Conserver’s can obviously have an Endurer bent given the right vehicle. Any fuel efficient vehicle over the past 20 years can qualify. However most conservers that I’ve known look at their commute as an expense. They try to keep these costs low… but they can also be enthusiasts as well.

    Many of these folks will have a motorcycle, a Miata, a Vespa or even a classic car in their garage. The interesting thing about conservers is that they orientate towards smaller vehicles in general.

    4) Conservers only care about warranties if they’re buying a new or late model vehicle. The majority of them usually buy ’sleds’ due to the lower long-term depreciation costs.

    I’m reading…

    “They’re warranty junkies who scour the value of used cars before they even think about buying a new one.”

    If you change ‘warranty’ to ‘value’, you’re absolutely correct. Conservers are fixated on the value side of the equation.

  • avatar
    Ryan

    For now, I’m an avoider. I’d love to have a car, but the cost of insurance would be rather prohibitive. As it is, I have the TTC, and a project motorcycle.

    That being said, being a car guy doesn’t mean you have to spend huge amounts of money. Obviously, there are sacrifies to make, but it’s still possible to get something reasonably cheap, reasonably reliable, and reasonably fun. I had an old Escort for about a year, and although it was gutless, it was otherwise a pretty fun little car, and rather solid (my roommate has an Escort of similar vintage with 325k kms on it, and it still runs fine).

    I mean, sure, it’d be nice to blow $30k on a really nice car, but I doubt it’d be 30 times more fun to drive than a decent $1000 beater.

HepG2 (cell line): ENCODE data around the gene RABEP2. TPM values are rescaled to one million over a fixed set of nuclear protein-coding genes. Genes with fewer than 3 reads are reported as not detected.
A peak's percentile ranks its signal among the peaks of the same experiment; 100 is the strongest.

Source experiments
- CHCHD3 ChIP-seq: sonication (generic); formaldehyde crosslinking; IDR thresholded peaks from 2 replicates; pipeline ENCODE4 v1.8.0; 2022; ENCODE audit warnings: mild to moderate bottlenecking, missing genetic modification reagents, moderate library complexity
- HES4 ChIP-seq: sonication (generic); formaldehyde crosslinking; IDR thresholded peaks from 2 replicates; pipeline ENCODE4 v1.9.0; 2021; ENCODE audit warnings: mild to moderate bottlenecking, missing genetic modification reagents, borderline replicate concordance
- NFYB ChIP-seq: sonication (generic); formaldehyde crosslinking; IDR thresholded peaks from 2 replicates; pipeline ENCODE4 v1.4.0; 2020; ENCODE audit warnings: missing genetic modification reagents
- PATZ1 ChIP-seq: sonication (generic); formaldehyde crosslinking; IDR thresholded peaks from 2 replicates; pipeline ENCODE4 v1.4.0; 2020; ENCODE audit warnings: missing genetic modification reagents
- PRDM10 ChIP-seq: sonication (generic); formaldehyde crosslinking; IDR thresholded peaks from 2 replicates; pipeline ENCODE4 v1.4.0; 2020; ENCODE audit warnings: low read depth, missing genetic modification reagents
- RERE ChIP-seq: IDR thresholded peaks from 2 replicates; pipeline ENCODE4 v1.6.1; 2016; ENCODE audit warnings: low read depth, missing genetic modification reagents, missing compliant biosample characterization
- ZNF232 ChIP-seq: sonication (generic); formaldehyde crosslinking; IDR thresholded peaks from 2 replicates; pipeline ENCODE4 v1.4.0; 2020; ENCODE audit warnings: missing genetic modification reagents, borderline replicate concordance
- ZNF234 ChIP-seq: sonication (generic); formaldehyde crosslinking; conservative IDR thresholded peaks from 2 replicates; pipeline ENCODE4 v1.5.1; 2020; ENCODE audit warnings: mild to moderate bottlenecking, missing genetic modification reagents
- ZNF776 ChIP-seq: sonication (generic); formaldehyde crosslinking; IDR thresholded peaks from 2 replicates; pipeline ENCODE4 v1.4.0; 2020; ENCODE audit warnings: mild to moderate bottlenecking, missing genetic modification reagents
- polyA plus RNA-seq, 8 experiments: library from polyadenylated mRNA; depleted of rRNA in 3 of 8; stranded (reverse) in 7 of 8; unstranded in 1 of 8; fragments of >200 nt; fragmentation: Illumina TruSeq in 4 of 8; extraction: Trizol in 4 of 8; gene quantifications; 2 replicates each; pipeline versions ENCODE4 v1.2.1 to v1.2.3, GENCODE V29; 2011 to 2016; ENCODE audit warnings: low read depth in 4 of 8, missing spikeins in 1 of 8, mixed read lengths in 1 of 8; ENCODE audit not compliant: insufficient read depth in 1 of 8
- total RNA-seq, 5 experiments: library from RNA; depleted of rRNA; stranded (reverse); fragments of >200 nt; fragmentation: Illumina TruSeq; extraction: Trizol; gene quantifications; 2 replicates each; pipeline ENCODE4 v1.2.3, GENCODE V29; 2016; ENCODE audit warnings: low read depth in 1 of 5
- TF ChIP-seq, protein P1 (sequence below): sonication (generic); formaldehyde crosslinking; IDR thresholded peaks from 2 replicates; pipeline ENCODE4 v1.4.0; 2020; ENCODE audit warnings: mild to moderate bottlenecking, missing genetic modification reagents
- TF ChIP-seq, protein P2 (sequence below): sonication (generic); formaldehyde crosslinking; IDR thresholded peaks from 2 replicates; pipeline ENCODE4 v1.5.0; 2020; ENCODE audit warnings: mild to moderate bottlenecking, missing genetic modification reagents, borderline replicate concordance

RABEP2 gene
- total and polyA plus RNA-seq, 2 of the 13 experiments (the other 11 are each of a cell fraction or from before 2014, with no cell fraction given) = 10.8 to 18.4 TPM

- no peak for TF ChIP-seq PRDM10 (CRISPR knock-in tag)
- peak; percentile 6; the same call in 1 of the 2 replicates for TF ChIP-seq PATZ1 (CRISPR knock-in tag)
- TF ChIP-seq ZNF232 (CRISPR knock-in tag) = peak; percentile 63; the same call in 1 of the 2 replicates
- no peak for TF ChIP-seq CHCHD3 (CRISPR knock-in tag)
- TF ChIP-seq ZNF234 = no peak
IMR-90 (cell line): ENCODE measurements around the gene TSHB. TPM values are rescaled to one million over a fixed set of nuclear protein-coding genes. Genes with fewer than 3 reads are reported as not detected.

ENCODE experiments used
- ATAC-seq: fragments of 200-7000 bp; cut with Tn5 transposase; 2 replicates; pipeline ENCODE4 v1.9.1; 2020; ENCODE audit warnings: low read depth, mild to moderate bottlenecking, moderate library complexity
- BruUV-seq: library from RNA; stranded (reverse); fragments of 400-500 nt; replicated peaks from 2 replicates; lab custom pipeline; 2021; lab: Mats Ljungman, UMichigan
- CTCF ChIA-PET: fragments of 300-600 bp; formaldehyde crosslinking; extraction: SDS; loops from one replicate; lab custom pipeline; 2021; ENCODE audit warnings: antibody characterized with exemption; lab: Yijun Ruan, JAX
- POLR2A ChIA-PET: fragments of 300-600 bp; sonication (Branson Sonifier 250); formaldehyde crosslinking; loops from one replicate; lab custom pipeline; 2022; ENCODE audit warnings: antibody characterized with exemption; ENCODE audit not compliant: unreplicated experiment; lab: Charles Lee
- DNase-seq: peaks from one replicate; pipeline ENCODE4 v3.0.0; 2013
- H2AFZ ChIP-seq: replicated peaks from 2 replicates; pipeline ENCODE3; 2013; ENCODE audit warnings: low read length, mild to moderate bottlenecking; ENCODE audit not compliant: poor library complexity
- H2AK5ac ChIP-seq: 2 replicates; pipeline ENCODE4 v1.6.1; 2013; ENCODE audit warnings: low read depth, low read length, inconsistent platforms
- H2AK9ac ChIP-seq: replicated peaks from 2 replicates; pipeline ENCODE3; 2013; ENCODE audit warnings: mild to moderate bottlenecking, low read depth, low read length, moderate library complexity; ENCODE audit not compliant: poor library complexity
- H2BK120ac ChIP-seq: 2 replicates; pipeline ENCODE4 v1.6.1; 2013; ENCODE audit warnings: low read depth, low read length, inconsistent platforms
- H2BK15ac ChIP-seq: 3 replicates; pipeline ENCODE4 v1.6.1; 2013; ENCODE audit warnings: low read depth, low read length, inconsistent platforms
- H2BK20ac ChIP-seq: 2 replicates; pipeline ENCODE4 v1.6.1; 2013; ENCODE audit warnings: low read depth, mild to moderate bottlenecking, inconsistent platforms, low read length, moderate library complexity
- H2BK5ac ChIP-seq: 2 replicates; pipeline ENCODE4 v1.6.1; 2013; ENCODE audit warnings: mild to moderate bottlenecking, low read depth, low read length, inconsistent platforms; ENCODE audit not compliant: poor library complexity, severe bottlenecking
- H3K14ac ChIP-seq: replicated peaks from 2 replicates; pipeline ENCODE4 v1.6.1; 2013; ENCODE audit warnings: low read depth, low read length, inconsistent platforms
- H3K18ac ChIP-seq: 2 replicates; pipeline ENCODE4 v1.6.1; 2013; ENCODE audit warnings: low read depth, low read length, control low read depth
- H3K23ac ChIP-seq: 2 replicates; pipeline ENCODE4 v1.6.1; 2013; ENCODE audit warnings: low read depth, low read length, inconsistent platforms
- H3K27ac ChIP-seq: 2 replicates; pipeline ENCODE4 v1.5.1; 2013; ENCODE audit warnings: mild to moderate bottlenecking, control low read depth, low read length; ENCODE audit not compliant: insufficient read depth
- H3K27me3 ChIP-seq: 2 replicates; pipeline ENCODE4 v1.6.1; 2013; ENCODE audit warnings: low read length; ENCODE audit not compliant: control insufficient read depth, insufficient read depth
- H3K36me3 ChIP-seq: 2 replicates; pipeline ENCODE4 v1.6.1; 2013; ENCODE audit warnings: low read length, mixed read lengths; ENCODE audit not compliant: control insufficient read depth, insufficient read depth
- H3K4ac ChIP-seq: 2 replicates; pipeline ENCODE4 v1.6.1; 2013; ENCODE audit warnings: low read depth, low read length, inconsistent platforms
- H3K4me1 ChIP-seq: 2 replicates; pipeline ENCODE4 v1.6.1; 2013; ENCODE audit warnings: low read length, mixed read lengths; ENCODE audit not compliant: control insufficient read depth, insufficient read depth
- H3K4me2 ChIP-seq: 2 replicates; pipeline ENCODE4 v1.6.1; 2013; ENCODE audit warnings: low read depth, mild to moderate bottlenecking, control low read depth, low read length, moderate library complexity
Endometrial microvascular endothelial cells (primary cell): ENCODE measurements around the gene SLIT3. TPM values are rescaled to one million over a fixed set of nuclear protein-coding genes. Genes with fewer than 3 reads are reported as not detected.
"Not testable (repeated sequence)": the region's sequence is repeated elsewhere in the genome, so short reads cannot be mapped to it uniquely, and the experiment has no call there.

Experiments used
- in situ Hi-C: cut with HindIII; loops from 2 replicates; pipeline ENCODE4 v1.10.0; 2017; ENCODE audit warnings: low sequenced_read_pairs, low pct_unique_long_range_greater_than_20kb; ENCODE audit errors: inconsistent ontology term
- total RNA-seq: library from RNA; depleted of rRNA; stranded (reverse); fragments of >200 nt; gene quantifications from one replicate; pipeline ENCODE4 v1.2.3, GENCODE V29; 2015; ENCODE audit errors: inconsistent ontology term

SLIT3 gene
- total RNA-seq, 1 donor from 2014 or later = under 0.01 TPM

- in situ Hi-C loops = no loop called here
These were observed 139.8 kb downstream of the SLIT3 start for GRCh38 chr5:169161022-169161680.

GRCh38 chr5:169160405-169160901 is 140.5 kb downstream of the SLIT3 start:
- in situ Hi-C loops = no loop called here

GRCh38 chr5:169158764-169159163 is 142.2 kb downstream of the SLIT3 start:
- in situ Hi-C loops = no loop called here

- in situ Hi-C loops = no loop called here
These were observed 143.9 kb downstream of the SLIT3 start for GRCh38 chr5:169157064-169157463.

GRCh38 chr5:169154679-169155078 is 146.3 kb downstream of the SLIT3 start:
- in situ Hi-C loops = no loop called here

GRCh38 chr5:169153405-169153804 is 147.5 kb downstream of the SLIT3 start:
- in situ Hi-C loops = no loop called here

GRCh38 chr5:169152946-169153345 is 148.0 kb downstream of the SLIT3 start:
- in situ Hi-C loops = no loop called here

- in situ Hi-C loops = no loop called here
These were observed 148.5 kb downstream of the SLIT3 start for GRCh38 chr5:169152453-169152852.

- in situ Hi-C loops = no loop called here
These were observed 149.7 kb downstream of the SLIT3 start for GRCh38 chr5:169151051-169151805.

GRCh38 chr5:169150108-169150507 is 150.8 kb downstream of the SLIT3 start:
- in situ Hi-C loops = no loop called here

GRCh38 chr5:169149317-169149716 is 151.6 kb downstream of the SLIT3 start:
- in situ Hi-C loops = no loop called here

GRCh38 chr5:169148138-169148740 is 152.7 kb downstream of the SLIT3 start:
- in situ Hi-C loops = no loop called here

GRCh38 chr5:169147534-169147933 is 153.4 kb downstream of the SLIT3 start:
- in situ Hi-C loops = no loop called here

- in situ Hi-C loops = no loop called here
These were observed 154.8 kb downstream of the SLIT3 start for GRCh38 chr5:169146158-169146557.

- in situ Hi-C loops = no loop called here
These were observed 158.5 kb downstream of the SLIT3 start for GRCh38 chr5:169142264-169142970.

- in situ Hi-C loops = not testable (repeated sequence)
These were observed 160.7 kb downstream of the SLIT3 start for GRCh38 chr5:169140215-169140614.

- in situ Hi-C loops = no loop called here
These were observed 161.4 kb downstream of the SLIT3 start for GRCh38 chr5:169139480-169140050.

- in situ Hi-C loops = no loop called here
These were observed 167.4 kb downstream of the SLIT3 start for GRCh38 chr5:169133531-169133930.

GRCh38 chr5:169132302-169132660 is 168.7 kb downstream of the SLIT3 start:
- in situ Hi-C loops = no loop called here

• avatar
    nino

    As if I wasn’t depressed enough.

    This article (and the responses), remind me of the story about the smoker. A non-smoker confronts a smoker and trying to use logic, says to him, “Do you realize how much money you spend on cigarettes? If you didn’t smoke, you could buy a mansion!”

    The smoker takes a drag, looks at the non-smoker and replies, “You don’t smoke. Where’s your mansion?”

    Yeah, cars cost money and yes, you can minimize the cost and use that money for other things. But to come across as holier than thou because by driving a beater you have money to spend on a yacht? Come on….

    It’s nice to invest for the future and to buy property, I do that myself. However as some have stated, you can make sacrifices in other areas in order to indulge in your car vice.

    I mean, I’m not really a yacht kind of guy.

  • avatar
    nino

    And something else;

    I break my freakin’ ass working as does my wife. We put in a LOT of time at work so our leisure time is very valuable. I want some satisfaction for the hard work as well as some peace of mind. When I choose to buy a car, these factors are as important as how much I spend and how the car performs.

    Those of you that perform your own maintenance, good for you. However, don’t assume that we all have the time. I can make as much as $100 an hour, it is financially frugal to have my local guy change my oil and filter for $30 dollars. It’s even better when the car doesn’t need any service because it is fairly new. But even if I did have the time, that time would be better spent on pursuits higher than doing a tune up.

  • avatar
    Steven Lang


    “I mean, I’m not really a yacht kind of guy.”

    Classic!

    You would be surprised how many dealers and auctioneers in this business are multi-millionaires with little more than a grade school education.

    I also know more than a few MBA’s in this business that subsist and struggle to no fault of their own. A hard working and decent person is exactly that. Unless they have keys to a Lamborghini.. in which case they’re my new best friend.

    Now for my own Jimmy Swaggert moment. If anyone here thinks that my observations have anything to do with financial salvation, they can feel free to mail their $9999 ‘donation’ to…

    The Lee Iacocca Fan Club (& Non-Profit Church)
    1989 Dodge Dynasty Lane